Fuimaono wants NRL hip-drop consistency

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Frustrated St George Illawarra forward Tyrell Fuimaono has accused the NRL of inconsistencies on hip-drop tackle rulings and letting injuries greatly influence suspensions for high shots.

Fuimaono will play his first NRL game of the year on Sunday after a five-game ban for a hip-drop in the pre-season that ruptured three ligaments in Haze Dunter's knee and ended the Parramatta winger's season.

It was the second time in two years Fuimaono had been suspended for a hip-drop, where a defending player drops the weight of their body on the ball-carrier to bring the attacker to the ground.

The 26-year-old has spent the past two months trying to fix his technique, but is also frustrated after watching what he claims are several hip-drops that have gone unsanctioned.

"Unfortunately I've been in a few judiciaries now and (know) what is an indication of a hip-drop and the severity of it," he said.

"After seeing a few that have happened in the last few weeks, I think they've eased on it or something has changed."

At the top of his list is Jared Waerea-Hargreaves' tackle on Jaydn Su'A on Anzac Day, with the Dragons back-rower needing ankle surgery.

The Sydney Roosters prop was not charged by the match review committee, who ruled it was purely accidental the fully-stretched prop fell sideways while trying to hold on in a tackle.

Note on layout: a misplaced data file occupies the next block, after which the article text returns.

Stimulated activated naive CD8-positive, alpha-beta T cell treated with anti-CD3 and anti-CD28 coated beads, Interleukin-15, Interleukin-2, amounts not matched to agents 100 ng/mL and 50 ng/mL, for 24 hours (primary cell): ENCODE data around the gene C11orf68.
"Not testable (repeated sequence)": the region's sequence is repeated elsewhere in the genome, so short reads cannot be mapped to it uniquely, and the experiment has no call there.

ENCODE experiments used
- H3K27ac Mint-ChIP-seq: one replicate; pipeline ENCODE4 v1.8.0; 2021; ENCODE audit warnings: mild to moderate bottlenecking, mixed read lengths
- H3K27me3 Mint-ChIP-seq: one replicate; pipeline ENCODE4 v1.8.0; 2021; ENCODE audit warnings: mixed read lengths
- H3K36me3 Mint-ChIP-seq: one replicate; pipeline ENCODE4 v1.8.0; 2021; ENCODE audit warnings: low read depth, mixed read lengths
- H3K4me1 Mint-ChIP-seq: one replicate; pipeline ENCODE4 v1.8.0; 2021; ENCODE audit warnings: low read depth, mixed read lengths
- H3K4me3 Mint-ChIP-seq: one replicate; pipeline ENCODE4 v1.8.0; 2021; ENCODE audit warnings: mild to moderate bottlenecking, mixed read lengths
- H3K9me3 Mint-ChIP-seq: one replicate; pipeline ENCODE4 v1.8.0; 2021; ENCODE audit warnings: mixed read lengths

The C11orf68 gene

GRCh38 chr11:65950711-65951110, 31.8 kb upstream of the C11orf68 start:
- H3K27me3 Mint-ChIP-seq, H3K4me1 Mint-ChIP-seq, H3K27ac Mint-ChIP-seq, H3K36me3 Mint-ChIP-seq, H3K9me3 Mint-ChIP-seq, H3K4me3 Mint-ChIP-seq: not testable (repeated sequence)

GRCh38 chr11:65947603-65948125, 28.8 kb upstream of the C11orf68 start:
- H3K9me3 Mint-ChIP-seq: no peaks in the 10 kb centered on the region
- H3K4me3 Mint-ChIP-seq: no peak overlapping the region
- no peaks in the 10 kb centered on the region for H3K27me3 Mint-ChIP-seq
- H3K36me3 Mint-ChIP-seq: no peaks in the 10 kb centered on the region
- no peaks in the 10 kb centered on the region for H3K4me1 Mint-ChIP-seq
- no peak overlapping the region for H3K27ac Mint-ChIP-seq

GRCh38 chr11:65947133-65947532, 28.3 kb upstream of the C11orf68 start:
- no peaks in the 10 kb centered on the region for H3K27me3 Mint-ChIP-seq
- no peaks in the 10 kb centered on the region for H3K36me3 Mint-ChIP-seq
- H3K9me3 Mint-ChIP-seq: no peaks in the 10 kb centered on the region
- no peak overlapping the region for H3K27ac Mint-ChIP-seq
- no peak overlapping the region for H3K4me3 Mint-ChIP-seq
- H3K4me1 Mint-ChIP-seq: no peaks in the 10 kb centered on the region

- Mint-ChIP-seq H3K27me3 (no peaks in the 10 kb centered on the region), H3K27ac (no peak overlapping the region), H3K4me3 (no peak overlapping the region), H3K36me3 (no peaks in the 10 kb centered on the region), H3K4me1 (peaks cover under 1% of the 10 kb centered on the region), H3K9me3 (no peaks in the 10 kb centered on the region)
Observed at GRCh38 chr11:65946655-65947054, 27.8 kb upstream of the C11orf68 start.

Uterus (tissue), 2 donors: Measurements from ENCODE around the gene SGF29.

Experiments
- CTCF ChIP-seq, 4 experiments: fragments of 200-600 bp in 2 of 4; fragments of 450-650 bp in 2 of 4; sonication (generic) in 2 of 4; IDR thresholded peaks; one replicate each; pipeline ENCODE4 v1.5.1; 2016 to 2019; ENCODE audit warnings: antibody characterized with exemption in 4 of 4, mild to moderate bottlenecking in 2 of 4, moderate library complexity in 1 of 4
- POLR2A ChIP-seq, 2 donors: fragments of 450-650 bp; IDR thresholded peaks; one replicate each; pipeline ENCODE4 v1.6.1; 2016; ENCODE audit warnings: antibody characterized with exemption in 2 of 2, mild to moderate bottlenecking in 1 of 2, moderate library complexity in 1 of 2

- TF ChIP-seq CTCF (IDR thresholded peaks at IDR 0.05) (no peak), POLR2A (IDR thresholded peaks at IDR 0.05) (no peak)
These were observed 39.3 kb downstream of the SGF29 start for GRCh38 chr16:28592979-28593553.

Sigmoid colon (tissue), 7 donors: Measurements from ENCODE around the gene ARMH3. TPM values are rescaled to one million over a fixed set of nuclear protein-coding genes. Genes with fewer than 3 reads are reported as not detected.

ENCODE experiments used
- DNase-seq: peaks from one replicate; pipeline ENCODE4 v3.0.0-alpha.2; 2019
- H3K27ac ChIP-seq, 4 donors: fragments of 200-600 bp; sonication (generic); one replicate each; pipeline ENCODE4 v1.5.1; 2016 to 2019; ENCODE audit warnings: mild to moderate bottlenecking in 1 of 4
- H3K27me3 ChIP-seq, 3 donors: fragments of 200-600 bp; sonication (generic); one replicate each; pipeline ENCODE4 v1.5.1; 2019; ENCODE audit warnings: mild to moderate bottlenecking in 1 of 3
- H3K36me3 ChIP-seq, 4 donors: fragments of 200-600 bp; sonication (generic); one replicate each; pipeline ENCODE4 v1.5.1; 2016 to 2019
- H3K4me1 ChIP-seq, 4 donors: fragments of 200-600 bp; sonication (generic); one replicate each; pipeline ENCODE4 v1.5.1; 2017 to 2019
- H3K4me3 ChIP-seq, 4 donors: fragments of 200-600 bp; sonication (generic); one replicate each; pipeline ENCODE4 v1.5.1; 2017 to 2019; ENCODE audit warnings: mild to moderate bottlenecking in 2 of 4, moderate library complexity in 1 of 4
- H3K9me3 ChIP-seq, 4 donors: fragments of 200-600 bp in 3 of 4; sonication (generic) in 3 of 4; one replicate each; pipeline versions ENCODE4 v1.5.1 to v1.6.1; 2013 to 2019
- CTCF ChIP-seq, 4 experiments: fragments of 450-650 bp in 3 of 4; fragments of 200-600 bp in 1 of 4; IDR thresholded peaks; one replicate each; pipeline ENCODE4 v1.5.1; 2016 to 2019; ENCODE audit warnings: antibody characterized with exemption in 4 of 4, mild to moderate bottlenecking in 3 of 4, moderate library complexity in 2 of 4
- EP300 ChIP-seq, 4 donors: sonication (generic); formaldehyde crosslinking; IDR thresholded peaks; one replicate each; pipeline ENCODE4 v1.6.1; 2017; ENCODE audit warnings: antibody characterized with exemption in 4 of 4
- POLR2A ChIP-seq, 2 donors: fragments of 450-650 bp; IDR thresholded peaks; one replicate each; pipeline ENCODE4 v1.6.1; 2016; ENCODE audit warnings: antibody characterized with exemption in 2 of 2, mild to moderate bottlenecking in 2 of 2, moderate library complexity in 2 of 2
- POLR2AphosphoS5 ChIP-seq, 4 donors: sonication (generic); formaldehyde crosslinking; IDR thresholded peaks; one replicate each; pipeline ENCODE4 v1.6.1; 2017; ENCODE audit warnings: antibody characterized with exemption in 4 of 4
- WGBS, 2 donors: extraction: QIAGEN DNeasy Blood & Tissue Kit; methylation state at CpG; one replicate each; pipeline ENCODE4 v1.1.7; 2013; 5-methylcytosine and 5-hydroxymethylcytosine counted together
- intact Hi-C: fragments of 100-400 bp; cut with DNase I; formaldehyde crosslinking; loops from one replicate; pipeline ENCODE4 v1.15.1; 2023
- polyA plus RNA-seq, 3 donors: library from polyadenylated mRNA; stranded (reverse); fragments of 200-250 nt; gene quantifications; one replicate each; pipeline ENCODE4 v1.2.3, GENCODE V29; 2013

There is also no suggestion by AAP of foul play from Waerea-Hargreaves.

But Fuimaono is adamant it was a hip-drop.

"I got charged with one (in 2020) on Junior Paulo, that there was textbook the exact same," Fuimaono told reporters.

"I don't expect him to get five weeks, but given that Su'A was severely injured there should have been some kind of kickback from it.

"But there was nothing. It wasn't a penalty. It wasn't even up for discussion."

Fuimaono also took issue with the fact Daniel Tupou was not sin-binned but then received a grade-two careless high tackle for his hit on Mikaele Ravalawa last week.

Fuimaono was sent off and handed a reckless high tackle charge for a hit that left Melbourne fullback Ryan Papenhuyzen heavily concussed last year, ruling him out for two months.

"(Tupou)'s one was (just as bad), if not worse," Fuimaono argued.

"What justifies mine being five weeks is that (Papenhuyzen) got injured.

"Whereas he clean took his head off, but because Mika is OK, it doesn't justify it."

Fuimaono was confident his technique would stand up on his return from suspension.

"I haven't been doing these things intentionally, but they're still costing me games and time on the sideline," he said.

"I've made a conscious effort through this five-week period to try and amend that.

"I found myself in a one-on-one just pulling them to the ground by any means.

"Now with the game being a bit faster, two-man tackles are a lot more common. Finishing standing up is a lot more popular.

"So it's just that not feeling the rush to drag someone to the ground but being content at controlling and holding in a standing position."

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